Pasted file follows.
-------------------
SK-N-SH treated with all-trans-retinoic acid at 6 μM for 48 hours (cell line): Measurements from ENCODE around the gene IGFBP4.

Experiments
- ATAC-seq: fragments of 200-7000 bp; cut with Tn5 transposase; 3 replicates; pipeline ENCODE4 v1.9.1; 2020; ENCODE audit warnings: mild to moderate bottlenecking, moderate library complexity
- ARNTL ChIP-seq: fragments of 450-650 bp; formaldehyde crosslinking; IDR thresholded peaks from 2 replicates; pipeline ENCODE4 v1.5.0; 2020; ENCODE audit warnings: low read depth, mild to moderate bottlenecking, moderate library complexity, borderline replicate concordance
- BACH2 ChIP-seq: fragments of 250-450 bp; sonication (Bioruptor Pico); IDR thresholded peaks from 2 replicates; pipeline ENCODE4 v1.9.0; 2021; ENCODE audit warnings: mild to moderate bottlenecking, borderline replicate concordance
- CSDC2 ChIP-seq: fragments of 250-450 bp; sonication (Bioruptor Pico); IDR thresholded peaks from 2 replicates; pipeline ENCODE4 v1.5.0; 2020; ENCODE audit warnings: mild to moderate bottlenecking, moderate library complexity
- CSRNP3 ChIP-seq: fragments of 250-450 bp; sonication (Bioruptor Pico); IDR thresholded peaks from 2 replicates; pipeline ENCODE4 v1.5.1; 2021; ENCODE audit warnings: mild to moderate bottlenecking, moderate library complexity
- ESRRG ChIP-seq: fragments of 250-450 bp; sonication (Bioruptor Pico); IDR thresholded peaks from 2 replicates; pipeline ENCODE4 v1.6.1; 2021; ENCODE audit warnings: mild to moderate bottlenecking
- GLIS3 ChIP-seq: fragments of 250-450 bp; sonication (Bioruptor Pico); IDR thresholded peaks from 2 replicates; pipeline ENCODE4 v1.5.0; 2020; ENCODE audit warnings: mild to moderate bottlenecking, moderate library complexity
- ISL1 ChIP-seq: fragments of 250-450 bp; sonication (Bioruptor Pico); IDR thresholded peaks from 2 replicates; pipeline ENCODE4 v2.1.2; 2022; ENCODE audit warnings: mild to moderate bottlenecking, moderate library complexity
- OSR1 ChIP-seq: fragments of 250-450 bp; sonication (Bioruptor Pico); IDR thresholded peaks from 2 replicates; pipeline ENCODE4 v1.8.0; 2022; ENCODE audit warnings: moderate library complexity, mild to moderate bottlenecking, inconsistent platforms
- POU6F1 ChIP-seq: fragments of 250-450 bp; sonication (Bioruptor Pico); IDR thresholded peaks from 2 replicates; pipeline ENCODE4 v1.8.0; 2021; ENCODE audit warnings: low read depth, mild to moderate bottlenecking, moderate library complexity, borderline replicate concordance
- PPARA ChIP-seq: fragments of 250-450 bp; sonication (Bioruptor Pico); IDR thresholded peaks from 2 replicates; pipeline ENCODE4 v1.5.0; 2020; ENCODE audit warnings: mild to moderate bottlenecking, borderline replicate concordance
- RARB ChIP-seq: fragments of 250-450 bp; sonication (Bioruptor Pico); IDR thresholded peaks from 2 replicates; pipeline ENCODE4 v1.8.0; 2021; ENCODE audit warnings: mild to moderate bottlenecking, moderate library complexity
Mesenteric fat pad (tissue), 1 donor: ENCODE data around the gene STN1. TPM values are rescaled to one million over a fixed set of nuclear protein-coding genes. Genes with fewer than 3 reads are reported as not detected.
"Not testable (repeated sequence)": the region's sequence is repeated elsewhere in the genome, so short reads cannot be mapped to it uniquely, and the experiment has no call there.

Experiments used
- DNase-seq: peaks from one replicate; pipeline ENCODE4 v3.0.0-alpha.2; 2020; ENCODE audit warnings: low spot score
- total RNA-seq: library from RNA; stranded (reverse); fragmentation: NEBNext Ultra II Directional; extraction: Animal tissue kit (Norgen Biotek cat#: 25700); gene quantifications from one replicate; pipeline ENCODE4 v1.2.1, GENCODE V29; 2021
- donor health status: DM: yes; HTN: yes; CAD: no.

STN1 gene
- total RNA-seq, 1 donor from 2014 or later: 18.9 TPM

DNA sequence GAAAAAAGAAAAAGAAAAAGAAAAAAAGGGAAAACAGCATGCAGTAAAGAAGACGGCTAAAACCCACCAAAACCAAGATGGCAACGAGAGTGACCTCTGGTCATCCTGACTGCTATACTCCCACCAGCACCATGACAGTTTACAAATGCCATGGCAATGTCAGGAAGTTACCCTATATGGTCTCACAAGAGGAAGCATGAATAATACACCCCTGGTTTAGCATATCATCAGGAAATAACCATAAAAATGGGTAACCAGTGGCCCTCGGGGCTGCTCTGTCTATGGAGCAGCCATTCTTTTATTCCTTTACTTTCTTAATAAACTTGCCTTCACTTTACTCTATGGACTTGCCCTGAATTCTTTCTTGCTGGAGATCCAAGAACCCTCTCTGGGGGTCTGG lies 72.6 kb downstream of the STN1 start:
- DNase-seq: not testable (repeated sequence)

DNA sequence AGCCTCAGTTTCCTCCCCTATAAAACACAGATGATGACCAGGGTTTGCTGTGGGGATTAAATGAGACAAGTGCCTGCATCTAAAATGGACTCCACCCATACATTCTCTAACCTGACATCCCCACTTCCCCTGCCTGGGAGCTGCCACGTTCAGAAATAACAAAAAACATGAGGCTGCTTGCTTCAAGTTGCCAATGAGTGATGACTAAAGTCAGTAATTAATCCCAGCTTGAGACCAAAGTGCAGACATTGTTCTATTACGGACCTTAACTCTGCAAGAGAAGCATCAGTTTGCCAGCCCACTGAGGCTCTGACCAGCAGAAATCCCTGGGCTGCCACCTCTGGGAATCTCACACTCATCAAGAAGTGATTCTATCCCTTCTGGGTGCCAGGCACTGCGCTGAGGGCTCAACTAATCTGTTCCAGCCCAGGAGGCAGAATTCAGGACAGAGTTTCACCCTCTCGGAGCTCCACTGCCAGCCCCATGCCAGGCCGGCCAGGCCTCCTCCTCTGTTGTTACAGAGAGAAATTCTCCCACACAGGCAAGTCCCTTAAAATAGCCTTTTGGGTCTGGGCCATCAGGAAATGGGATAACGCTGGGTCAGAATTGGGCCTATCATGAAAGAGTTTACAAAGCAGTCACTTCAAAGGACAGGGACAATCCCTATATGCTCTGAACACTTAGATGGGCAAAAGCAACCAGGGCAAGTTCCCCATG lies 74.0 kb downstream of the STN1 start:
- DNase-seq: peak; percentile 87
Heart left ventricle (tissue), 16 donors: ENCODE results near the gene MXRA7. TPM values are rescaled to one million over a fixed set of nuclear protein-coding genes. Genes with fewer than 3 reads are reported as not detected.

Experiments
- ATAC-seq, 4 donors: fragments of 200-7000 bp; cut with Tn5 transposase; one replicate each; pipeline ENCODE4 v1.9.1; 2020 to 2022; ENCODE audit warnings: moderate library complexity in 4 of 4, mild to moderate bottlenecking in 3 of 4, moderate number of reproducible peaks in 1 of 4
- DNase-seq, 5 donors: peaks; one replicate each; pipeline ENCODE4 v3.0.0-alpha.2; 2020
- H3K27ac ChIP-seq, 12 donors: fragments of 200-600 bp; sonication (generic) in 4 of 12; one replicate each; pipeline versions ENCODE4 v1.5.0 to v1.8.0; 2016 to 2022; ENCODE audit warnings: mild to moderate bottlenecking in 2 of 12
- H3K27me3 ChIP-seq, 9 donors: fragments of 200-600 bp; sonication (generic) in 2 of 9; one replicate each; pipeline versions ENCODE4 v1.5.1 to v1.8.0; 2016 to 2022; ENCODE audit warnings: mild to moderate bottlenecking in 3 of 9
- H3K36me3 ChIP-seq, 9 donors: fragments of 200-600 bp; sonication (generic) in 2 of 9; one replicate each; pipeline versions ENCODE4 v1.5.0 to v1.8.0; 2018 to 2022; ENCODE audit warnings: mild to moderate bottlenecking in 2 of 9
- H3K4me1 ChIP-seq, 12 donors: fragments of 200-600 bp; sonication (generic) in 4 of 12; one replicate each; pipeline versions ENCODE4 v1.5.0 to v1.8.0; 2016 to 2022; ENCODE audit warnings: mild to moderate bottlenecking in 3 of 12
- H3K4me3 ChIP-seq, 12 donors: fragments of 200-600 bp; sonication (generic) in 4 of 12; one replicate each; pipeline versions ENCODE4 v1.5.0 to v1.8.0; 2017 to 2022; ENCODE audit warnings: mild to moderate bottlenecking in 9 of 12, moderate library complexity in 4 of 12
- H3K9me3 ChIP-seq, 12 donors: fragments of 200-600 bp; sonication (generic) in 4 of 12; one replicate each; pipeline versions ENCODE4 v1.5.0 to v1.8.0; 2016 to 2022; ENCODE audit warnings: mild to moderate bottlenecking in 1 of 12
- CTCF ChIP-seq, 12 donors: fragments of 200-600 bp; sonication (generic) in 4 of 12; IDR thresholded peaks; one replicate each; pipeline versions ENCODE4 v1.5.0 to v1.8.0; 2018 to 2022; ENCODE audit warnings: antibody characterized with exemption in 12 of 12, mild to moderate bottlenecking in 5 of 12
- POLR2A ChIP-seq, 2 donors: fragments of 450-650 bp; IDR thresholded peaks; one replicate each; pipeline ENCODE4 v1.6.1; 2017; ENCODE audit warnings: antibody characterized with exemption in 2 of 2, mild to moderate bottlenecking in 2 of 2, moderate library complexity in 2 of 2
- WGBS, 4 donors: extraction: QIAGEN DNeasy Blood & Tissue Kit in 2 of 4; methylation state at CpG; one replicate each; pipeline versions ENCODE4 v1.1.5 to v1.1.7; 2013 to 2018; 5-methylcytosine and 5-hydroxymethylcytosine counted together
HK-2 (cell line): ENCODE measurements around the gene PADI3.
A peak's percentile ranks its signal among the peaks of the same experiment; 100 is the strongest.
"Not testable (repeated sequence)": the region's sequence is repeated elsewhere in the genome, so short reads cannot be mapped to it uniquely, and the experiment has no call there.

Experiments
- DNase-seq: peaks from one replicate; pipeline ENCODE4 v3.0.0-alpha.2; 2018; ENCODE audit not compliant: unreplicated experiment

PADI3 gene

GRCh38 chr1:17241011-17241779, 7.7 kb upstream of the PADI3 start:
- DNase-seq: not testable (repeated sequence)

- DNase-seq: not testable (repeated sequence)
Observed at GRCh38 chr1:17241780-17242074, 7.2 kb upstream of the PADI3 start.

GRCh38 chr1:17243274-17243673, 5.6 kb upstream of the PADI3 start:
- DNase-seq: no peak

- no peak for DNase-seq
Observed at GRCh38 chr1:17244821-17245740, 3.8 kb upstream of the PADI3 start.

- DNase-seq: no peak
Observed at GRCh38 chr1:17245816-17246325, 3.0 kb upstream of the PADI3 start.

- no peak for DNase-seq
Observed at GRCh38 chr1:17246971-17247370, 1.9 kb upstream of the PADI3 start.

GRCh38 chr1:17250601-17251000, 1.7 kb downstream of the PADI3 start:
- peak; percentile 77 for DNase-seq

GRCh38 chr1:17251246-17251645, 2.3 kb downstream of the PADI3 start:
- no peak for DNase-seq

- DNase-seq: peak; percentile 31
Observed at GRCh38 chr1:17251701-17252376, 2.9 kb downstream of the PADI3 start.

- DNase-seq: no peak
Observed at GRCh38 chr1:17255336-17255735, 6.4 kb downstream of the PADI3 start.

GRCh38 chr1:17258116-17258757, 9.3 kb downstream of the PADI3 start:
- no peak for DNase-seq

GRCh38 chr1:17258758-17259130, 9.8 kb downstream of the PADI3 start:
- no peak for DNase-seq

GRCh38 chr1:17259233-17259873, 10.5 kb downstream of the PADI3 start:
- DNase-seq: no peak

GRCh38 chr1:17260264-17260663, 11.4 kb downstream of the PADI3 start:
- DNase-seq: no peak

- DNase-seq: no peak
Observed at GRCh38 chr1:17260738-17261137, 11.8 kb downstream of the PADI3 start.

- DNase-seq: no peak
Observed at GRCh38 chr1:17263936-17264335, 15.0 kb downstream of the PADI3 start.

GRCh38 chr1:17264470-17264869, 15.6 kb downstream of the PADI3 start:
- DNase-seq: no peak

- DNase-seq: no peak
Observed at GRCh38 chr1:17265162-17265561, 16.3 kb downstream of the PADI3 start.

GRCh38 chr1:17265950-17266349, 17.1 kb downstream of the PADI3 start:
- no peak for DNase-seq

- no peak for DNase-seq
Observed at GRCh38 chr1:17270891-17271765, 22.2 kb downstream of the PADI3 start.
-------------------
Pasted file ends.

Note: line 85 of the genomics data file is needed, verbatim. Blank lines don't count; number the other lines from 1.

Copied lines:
Observed at GRCh38 chr1:17270891-17271765, 22.2 kb downstream of the PADI3 start.